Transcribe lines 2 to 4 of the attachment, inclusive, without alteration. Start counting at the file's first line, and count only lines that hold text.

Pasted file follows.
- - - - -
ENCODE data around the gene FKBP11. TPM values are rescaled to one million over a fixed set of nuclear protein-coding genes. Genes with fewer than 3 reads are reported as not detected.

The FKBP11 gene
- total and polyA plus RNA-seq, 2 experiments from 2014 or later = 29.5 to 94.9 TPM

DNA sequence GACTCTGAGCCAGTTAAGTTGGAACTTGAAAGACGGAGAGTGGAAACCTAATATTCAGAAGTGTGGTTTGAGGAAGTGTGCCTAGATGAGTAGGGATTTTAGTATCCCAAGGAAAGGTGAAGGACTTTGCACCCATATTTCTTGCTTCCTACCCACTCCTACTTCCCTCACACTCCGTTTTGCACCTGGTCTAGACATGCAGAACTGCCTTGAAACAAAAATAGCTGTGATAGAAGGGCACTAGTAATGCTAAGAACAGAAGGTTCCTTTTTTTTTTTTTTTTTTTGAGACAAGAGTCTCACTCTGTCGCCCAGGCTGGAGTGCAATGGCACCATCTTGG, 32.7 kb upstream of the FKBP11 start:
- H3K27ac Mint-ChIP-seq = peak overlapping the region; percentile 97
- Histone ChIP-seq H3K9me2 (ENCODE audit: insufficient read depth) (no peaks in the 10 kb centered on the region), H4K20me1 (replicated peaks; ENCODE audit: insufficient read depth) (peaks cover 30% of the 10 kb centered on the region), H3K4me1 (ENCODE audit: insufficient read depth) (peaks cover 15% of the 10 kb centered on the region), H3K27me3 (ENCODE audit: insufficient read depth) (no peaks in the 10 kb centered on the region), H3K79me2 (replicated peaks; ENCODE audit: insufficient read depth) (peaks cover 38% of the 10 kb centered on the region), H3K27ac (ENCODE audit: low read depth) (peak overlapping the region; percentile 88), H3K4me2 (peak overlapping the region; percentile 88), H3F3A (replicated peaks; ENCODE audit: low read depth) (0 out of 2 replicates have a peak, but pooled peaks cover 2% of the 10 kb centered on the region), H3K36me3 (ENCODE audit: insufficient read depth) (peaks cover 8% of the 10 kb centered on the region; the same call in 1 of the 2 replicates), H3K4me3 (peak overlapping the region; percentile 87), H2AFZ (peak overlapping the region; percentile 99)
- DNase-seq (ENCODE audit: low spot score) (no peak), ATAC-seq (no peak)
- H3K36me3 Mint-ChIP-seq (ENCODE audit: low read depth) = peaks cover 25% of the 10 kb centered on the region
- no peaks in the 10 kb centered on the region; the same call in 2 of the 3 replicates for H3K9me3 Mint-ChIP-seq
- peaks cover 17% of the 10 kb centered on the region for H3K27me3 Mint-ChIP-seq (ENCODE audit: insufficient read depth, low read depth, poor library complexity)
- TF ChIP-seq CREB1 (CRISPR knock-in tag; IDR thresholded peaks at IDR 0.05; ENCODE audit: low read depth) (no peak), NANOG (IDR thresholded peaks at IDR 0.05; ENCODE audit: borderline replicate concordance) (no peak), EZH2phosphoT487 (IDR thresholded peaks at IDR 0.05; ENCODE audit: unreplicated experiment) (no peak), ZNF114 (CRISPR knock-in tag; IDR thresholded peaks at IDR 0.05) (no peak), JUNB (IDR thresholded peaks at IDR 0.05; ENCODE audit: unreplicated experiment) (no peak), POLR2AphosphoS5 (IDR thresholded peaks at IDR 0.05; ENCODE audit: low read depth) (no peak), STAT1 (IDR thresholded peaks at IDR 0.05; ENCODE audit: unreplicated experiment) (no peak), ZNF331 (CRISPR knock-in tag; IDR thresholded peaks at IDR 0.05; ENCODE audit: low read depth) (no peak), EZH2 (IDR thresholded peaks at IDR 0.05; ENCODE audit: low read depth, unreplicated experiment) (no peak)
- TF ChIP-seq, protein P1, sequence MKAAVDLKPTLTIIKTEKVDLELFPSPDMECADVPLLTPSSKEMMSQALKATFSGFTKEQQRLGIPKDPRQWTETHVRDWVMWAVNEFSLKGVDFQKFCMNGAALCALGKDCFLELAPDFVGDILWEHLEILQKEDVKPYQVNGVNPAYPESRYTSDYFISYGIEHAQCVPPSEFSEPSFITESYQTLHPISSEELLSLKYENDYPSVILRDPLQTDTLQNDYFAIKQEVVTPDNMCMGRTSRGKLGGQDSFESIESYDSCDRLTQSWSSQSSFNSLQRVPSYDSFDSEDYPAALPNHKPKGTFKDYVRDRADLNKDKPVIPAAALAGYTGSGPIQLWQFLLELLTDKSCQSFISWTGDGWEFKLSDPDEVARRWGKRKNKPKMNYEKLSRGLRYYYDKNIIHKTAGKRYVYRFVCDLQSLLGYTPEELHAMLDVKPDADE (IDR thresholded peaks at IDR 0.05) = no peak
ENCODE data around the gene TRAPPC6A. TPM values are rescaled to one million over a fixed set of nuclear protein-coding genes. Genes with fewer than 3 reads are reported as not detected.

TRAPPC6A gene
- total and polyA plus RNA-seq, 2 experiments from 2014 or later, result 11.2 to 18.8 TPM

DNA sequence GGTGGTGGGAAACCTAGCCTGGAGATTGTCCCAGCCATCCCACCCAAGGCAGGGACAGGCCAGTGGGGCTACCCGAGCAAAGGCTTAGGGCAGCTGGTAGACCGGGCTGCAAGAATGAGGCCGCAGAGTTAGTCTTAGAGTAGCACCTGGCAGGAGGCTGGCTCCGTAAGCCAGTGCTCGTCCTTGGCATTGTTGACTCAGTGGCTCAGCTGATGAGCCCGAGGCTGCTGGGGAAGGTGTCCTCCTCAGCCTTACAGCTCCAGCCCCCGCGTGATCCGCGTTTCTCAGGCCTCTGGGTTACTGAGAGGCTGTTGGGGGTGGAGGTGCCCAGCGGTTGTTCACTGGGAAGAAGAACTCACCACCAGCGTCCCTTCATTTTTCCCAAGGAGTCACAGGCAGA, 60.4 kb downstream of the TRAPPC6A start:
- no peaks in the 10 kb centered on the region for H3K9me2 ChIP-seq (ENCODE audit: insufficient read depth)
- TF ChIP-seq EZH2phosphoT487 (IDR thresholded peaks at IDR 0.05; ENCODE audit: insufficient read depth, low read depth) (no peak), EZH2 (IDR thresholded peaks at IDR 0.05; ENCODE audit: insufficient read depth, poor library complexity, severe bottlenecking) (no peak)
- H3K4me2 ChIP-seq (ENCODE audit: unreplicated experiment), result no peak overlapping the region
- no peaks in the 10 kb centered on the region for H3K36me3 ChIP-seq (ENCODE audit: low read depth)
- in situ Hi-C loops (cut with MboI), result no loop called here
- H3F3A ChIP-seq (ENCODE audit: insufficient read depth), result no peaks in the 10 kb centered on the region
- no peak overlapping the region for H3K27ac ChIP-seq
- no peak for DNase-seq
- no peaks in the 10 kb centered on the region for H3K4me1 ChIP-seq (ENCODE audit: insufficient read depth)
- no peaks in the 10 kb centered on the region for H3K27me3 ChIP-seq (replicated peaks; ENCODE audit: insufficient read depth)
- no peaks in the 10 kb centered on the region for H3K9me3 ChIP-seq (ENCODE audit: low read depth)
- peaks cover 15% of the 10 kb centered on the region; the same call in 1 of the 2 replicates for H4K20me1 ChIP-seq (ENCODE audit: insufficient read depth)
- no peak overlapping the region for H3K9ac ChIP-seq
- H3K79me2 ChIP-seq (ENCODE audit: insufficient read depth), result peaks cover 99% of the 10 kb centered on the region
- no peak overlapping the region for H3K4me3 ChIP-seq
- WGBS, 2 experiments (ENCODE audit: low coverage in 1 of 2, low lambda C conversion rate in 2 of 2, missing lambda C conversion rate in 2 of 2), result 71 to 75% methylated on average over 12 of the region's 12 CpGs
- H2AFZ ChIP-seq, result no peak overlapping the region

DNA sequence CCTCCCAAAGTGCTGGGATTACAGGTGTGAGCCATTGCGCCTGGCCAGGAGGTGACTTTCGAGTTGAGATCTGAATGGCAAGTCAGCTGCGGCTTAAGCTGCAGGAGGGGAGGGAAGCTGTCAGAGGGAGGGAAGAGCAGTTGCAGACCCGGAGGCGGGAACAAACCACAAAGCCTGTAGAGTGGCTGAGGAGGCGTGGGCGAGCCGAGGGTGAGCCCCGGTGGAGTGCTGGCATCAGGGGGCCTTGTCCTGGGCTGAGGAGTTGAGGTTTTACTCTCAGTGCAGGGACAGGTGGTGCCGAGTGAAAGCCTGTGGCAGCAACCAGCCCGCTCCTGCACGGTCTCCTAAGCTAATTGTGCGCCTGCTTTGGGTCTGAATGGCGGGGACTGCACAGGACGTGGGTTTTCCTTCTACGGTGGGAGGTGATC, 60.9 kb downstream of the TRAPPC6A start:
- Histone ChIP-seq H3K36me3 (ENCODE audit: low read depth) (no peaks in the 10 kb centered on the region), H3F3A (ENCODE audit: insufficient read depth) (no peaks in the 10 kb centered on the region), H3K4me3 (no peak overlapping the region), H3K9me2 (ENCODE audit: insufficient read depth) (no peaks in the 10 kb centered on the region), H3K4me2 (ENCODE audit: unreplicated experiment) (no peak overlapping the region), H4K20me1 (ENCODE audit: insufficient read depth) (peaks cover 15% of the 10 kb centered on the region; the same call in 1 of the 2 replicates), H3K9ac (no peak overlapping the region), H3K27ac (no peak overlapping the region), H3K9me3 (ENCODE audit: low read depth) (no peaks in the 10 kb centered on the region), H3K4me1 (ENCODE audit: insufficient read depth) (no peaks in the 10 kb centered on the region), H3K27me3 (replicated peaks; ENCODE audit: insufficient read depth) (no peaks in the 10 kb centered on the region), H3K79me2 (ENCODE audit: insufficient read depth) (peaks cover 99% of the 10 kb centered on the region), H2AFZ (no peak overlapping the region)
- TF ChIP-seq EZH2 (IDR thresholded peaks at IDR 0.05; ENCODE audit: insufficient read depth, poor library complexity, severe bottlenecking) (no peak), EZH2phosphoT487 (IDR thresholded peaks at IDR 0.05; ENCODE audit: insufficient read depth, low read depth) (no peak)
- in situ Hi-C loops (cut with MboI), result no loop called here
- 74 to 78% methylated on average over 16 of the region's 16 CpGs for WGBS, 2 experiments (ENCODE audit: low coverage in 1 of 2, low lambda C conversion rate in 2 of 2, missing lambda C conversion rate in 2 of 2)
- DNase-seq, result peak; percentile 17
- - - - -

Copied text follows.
The FKBP11 gene
- total and polyA plus RNA-seq, 2 experiments from 2014 or later = 29.5 to 94.9 TPM

DNA sequence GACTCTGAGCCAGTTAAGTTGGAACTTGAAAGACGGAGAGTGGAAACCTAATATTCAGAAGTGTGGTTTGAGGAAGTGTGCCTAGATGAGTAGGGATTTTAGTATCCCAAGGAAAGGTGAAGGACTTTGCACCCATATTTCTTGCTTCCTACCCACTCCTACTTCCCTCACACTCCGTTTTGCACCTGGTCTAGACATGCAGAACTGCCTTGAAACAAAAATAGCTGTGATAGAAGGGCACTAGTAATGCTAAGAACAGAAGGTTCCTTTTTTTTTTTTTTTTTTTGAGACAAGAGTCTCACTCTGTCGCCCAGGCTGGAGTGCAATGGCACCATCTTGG, 32.7 kb upstream of the FKBP11 start: